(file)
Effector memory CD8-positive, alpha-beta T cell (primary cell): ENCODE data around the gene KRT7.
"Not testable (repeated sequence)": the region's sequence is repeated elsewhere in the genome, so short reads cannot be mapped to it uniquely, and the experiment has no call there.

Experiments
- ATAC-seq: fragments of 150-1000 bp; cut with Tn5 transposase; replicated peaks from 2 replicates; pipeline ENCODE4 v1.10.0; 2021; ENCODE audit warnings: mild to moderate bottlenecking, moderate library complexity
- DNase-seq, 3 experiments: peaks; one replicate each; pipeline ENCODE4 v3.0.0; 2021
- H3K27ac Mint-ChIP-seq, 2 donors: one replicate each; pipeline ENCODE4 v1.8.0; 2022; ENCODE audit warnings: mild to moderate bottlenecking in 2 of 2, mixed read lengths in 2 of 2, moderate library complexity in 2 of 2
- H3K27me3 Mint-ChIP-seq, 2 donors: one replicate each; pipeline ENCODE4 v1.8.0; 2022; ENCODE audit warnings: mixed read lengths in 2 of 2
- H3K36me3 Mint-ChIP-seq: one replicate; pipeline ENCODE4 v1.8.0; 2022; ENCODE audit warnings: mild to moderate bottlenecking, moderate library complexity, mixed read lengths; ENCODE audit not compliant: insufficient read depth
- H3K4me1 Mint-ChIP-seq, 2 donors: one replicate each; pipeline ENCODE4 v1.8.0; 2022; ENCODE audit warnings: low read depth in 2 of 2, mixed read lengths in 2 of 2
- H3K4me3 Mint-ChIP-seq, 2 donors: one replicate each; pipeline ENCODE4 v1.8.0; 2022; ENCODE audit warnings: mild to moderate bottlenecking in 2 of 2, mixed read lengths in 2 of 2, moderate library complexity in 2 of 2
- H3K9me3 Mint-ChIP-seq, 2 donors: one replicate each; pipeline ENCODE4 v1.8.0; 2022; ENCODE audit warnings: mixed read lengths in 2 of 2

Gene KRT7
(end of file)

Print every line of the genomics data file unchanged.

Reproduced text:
Effector memory CD8-positive, alpha-beta T cell (primary cell): ENCODE data around the gene KRT7.
"Not testable (repeated sequence)": the region's sequence is repeated elsewhere in the genome, so short reads cannot be mapped to it uniquely, and the experiment has no call there.

Experiments
- ATAC-seq: fragments of 150-1000 bp; cut with Tn5 transposase; replicated peaks from 2 replicates; pipeline ENCODE4 v1.10.0; 2021; ENCODE audit warnings: mild to moderate bottlenecking, moderate library complexity
- DNase-seq, 3 experiments: peaks; one replicate each; pipeline ENCODE4 v3.0.0; 2021
- H3K27ac Mint-ChIP-seq, 2 donors: one replicate each; pipeline ENCODE4 v1.8.0; 2022; ENCODE audit warnings: mild to moderate bottlenecking in 2 of 2, mixed read lengths in 2 of 2, moderate library complexity in 2 of 2
- H3K27me3 Mint-ChIP-seq, 2 donors: one replicate each; pipeline ENCODE4 v1.8.0; 2022; ENCODE audit warnings: mixed read lengths in 2 of 2
- H3K36me3 Mint-ChIP-seq: one replicate; pipeline ENCODE4 v1.8.0; 2022; ENCODE audit warnings: mild to moderate bottlenecking, moderate library complexity, mixed read lengths; ENCODE audit not compliant: insufficient read depth
- H3K4me1 Mint-ChIP-seq, 2 donors: one replicate each; pipeline ENCODE4 v1.8.0; 2022; ENCODE audit warnings: low read depth in 2 of 2, mixed read lengths in 2 of 2
- H3K4me3 Mint-ChIP-seq, 2 donors: one replicate each; pipeline ENCODE4 v1.8.0; 2022; ENCODE audit warnings: mild to moderate bottlenecking in 2 of 2, mixed read lengths in 2 of 2, moderate library complexity in 2 of 2
- H3K9me3 Mint-ChIP-seq, 2 donors: one replicate each; pipeline ENCODE4 v1.8.0; 2022; ENCODE audit warnings: mixed read lengths in 2 of 2

Gene KRT7